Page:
When he got off of the phone, I started chatting with him. It seemed that he was cursed with a whining disease, but I offered my condolences anyhow; after all, he had a cell phone, my flight was going to be late and I figured that he might be from the Bay Area as well. I explained my situation; and that I didn't have a cell, but that my ride would be heading to the airport in Oakland unawares of my situation. He didn't seem to care; just blathered on.. I gave up, but by the grace of some lovely spark in his soul -probably the same spark that encourages him to let himself be jerked around by people over seven slices of cake- he offered me his cell at the last minute before he got on the plane to Phoenix. I left a brief message and thanked him profusely. Hopefully he'd spend his flight feeling proud of having done something sweet instead of continuing to mull over cake-eaters.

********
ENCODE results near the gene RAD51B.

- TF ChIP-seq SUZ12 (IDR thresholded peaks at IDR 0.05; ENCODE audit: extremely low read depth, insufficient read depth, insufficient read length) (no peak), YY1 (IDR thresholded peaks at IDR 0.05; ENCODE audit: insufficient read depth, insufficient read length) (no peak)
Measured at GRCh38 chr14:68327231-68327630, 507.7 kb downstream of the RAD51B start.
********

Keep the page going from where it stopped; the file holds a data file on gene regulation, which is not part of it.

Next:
Once the Phoenix flight had taken off, the remainder of us stared out the windows like unblinking fishes, waiting for our plane to pull up. The empty asphalt stared back at us blackly. It wasn't for a full half an hour that the staff announce that, in fact, our plane had never left Denver, apparently because of some sort of security issue. We slumped in unison. The blonde couple beside me and their two adorable blonde girls kept stirring themselves in circles. The young husband was holding the older girl, who was no more than three, while his wife went mad with the stress of it all, insisting that they had to get out of Vegas right then. I think her head was going to explode. The younger daughter had discovered that somewhere under my seat there was something delicious and inedible, and the wife kept yelping at her husband to stop her, but his hands were full with the other little girl, so I ended up repeatedly snatching her by the back of her soft, cottony baby outfit. The wife was far too upset to thank me, even when I ran out into the hallway after the toddler a few minutes later. I was in good spirits, though; fatted on the irony of the situation, so I didn't mind.